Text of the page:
When Is A Probate Order Final In Montana?
Section 72-3-317, MCA, provides that a formal testacy order “is final as to all persons with respect to all issues concerning the decedent’s estate that the court considered or might have considered incident to its rendition relevant to the question of whether the decedent left a valid will” with limited exceptions.
A petition to modify or vacate a probate order if a later will is offered for probate is considered only if the proponents of the later-offered will were unaware of the existence of the will at the time of the earlier proceeding or were unaware of the earlier proceeding and were given no notice of the proceeding.
A petition meeting those requirements must be filed prior to the earlier of three time limits:
(1) if a personal representative has been appointed for the estate, the time of entry of any order approving final distribution of the estate or, if the estate is closed by statement, 6 months after the filing of the closing statement;
(2) when it is no longer possible to initiate an original proceeding to probate a will of the decedent under the time limitations of § 72-3-122, MCA; or
(3) 12 months after the entry of the order sought to be vacated.
A Montana court may also modify or vacate an order in a formal testacy proceeding “[f]or good cause shown” within the time allowed for appeal of that order. In civil cases, an appeal must be filed within 30 days from the date the court entered the order from which the appeal is taken.
What If Fraud Occurred In Connection with The Probate Proceeding?
Section 72-1-111, MCA, provides remedies for fraud perpetrated in connection with probate proceedings. But “[t]his section has no bearing on remedies relating to fraud practiced on a decedent during the decedent’s lifetime that affects the succession of the decedent’s estate.”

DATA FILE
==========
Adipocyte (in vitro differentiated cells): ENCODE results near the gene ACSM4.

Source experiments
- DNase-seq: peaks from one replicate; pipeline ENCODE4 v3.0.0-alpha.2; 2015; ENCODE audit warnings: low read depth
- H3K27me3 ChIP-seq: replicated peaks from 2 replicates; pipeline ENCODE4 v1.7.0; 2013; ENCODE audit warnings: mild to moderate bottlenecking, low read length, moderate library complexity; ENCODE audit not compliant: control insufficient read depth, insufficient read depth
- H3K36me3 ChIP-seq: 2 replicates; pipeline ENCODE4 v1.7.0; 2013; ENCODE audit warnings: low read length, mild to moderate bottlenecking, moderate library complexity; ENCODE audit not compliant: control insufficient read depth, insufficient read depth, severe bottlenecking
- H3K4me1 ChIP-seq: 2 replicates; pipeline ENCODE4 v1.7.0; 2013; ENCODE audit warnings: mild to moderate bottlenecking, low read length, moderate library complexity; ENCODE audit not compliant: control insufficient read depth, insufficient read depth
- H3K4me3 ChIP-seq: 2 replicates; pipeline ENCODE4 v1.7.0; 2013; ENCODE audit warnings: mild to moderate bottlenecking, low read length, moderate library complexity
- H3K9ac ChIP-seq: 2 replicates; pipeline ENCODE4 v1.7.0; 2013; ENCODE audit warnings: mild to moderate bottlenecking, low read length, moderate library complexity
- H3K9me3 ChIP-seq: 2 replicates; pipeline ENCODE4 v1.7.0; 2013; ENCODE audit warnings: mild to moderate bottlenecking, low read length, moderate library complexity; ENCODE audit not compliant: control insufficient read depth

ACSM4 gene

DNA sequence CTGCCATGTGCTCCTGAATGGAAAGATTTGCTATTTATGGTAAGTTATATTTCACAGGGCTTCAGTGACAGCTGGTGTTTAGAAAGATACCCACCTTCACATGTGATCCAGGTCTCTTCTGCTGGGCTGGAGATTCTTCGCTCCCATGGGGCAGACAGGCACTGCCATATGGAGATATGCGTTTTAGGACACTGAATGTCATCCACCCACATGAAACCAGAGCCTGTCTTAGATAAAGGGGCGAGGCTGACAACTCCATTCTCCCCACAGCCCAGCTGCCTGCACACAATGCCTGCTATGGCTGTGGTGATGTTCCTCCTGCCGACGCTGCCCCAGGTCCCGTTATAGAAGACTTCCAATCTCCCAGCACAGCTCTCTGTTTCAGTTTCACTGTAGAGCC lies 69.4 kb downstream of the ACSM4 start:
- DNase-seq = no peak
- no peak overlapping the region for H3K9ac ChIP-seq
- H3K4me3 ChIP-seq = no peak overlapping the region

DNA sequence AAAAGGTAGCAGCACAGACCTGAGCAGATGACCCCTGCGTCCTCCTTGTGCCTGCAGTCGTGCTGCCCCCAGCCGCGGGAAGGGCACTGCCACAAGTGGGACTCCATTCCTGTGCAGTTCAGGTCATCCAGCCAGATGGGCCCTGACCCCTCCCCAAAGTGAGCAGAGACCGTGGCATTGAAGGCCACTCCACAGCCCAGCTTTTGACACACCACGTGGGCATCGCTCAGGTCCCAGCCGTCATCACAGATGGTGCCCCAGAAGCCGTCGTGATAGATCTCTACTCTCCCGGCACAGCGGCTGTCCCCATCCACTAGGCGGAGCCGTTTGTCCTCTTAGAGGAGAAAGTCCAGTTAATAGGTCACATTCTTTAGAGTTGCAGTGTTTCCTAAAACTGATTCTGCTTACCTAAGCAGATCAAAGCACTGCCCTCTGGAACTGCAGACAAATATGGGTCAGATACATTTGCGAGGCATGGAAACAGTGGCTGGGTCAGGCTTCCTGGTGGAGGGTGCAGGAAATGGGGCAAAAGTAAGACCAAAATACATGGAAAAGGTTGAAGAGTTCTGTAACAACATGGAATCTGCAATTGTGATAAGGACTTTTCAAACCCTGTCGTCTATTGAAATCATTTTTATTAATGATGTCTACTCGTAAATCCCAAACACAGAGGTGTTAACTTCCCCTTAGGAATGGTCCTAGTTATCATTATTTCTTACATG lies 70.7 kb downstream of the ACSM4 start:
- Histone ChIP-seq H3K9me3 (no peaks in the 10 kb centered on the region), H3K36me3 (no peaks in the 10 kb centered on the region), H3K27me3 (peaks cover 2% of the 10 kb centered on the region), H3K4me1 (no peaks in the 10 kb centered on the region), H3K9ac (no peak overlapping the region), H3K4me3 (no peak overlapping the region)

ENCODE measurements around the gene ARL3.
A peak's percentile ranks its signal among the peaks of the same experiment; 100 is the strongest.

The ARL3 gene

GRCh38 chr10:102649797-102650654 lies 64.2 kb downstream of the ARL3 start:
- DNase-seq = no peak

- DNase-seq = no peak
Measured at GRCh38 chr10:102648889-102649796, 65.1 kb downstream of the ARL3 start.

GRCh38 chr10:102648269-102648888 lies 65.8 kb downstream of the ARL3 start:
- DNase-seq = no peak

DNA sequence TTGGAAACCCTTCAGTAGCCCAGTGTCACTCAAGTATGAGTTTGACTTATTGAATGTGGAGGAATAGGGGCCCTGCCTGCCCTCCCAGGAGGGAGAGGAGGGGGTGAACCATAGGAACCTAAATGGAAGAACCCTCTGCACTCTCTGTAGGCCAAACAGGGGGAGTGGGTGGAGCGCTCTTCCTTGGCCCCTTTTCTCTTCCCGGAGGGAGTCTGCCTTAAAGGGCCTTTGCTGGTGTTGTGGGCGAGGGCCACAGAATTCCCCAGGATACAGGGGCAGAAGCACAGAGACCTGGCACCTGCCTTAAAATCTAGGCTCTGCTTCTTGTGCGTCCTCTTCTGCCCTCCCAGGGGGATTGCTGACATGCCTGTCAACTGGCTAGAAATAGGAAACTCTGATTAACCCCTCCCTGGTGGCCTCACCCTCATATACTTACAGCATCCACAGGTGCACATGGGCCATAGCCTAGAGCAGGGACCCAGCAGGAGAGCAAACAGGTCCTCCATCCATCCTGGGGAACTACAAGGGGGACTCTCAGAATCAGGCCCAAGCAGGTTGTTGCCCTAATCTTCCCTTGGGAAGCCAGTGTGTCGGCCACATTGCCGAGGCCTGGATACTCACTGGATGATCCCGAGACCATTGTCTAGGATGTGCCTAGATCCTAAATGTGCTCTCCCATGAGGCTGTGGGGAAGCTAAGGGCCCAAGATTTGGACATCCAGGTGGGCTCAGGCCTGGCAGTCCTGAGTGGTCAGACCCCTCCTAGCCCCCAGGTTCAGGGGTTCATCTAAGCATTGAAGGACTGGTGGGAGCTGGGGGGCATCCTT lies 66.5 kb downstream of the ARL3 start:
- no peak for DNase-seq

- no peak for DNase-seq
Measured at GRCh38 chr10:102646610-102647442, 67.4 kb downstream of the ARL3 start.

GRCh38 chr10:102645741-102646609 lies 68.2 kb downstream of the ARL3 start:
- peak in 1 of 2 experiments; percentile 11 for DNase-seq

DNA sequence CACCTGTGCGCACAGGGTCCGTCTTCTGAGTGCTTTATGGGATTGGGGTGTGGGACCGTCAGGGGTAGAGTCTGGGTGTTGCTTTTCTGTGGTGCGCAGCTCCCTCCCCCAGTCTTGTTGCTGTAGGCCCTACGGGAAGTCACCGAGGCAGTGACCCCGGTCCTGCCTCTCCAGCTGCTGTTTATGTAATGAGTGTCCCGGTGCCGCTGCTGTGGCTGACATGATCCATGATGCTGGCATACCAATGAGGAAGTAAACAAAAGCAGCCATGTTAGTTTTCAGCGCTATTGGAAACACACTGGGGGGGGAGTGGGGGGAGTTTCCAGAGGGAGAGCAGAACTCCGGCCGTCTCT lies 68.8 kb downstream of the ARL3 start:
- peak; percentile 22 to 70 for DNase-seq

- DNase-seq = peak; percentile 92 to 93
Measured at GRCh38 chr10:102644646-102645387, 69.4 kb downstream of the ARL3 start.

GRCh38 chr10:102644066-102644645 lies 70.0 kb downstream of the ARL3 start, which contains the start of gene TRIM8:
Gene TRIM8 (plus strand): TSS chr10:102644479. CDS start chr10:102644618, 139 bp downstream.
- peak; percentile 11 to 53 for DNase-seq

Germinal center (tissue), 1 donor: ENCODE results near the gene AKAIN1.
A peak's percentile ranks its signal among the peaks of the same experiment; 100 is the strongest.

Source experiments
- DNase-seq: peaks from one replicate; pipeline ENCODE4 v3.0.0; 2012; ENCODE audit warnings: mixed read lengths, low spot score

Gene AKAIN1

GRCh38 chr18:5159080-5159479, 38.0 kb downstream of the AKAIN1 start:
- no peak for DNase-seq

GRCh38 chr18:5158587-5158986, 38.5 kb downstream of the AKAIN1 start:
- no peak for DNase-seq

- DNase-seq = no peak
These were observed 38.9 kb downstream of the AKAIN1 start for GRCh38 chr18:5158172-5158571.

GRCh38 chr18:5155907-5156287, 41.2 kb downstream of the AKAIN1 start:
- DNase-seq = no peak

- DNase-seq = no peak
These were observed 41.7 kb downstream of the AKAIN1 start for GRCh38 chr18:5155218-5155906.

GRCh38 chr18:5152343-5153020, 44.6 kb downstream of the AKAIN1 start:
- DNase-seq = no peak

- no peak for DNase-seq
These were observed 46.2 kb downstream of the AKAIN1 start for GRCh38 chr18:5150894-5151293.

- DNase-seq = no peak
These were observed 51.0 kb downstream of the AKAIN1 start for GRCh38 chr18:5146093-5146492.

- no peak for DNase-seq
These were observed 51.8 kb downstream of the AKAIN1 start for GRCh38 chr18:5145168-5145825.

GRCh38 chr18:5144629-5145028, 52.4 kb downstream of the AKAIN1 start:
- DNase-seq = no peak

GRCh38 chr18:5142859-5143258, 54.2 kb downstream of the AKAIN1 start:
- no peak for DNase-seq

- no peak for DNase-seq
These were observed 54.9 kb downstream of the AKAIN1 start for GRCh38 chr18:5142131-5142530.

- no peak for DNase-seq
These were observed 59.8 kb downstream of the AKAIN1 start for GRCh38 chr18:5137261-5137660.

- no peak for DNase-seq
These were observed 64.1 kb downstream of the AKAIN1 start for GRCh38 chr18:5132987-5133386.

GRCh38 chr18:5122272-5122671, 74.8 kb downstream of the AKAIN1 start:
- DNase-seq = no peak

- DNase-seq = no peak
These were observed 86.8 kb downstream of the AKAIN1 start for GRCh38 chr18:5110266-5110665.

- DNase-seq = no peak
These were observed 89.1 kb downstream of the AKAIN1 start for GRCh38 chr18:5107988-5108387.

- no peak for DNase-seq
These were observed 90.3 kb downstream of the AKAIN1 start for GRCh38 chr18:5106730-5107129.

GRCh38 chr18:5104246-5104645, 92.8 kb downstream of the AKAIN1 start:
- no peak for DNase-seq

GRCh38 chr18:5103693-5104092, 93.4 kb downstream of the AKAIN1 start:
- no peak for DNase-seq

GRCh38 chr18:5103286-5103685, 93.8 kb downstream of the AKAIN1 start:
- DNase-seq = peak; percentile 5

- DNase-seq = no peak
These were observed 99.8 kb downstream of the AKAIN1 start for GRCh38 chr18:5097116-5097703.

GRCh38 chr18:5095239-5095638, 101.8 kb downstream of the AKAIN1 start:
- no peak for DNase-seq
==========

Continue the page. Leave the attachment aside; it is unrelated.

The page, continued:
A proceeding under § 72-1-111, MCA, generally must be commenced within two years after the discovery of the fraud. Section 72-1-111(2), MCA.
Regarding the action initiated by the Swanbergs, the Montana Supreme Court stated:
Based on its plain language, § 72-1-111, MCA, “has no bearing” on the Swanbergs’ claims Chandler lacked testamentary capacity or Wilson exerted undue influence or defrauded Chandler. Such a claim should have been litigated during the formal probate proceeding under the provisions of the UPC governing formal probate proceedings. See §§ 72-3-308 through – 314, MCA. The 2013 order admitting the 2006 Will to probate was a final testacy order entered during a formal probate proceeding. Vacation or amendment of this formal testacy order is subject to the limitations of §§ 72-3-317 and – 318, MCA. The Swanbergs do not allege facts that would allow them to meet the requirements of §§ 72-3-317 and – 318, MCA, to modify or vacate the formal testacy order for fraud against Chandler.